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This article is written by a student writer from the Her Campus at KCL chapter.

For Valentine’s day, my boyfriend surprised me with tickets to see The Play That Goes Wrong. I didn’t know what to expect beforehand, other than, well, things going wrong. I thought that, knowing this concept, the play wouldn’t be as funny, but I was the person in the wrong for assuming this. 


From waiting at the bar fifteen minutes before the show started and being asked by cast members whether I had seen a dog gone by, I knew the play would be interesting. Then, sitting in the second row of the stalls, I was grateful not to be in the first row as an unlucky person from the crowd was asked to be on stage to do some tasks before the show properly started. I was sat there, wishing my boyfriend had been chosen because it would have been absolutely hilarious, although mortifying if I was chosen of course. It was great to see someone from the audience being incorporated into the play, and the audience absolutely loved it, cheering him on.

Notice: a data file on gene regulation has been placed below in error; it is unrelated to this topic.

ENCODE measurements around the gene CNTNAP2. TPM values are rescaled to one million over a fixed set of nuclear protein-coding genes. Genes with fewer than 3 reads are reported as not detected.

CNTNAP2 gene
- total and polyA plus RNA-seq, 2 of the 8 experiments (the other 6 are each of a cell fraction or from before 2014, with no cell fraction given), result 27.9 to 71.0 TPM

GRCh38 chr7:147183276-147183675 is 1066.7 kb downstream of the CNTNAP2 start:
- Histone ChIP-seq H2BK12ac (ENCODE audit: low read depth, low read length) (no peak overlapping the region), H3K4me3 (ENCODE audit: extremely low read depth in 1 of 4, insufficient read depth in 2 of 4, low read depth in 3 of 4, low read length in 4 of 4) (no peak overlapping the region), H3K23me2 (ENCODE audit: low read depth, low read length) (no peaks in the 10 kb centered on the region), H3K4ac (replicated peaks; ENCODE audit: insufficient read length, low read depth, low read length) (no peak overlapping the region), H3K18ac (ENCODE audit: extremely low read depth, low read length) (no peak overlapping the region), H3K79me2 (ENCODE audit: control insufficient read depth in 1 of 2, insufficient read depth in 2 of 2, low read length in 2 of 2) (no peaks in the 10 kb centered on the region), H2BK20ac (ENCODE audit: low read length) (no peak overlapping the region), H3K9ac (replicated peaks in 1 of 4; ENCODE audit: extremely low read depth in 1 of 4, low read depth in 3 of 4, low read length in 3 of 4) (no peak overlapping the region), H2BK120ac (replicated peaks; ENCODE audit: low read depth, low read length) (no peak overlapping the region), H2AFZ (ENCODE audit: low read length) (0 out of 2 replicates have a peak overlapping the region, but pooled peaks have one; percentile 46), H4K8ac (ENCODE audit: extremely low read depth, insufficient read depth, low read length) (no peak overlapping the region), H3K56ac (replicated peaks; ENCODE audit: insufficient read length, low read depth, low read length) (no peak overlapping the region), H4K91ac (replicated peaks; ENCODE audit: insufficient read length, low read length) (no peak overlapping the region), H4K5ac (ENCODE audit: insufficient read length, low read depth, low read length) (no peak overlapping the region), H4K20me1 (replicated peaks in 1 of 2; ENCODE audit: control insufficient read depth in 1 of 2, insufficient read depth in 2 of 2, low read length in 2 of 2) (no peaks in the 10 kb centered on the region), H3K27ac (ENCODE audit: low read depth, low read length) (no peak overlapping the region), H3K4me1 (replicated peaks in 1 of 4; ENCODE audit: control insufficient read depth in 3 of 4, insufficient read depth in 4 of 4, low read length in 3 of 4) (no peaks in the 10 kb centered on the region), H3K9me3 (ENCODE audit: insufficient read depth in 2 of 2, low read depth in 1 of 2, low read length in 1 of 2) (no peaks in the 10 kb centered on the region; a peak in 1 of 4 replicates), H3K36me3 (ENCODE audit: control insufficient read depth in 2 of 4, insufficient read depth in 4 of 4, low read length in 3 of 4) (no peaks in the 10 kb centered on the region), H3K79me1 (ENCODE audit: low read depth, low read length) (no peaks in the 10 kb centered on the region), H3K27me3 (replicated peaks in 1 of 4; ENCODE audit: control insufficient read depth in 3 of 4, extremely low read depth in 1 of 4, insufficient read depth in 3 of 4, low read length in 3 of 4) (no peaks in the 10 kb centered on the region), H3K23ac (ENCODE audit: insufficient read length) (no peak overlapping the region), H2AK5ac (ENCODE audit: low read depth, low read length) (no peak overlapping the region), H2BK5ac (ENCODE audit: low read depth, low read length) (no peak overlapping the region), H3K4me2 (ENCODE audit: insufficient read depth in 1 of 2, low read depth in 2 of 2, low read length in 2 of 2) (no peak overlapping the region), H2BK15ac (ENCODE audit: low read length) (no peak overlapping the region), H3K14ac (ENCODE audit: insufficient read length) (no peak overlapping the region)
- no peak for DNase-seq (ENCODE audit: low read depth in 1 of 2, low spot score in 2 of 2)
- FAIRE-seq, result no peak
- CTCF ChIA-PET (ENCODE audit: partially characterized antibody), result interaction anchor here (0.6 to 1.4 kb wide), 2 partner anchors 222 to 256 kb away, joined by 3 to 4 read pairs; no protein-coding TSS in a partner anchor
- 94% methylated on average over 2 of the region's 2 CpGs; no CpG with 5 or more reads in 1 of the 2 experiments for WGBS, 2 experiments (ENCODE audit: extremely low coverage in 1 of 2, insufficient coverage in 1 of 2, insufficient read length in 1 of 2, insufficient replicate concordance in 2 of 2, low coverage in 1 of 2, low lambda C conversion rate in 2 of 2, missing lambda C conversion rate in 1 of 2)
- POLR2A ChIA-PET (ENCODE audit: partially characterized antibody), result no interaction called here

The play is based on a murder mystery called ‘The Murder at Haversham Manor’. From the very start, the play goes wrong of course, as the actors and actresses constantly struggle to hold up the falling pieces from the set. Be warned, do not take your eyes away for a single second. I made this mistake, and as soon as my eyes were back to looking at the stage after a few seconds, chaos had ensued. Being vigilant in terms of the whole stage is important to; each actor and actress is always doing something, whether this be trying to make sure the set doesn’t come down, or humorous facial expressions. I have to absolutely commend the quickness of the chaos too, and how well thought out it really is, with props and sets controlled to make sure they collapse when needed and do not actually harm the actors and actresses, even though they convincingly sound like they do. 


Mischief Theatre also puts on other productions, including The Comedy About a Bank Robbery, and Magic Goes Wrong. I am really interested now in seeing both of these, as is my boyfriend, due to the enjoyable nature of this play. 


If you’re looking for a play that is light-hearted and really funny, with this humour created through silly moments of chaos, then get tickets to see this play at the Duchess Theatre. Tickets are currently booking until November 2020. 

I am a third-year student studying English at KCL. I love to read (obviously!), write, listen to music, go to the theatre and attend concerts, which I can especially do being in London (pre-pandemic)!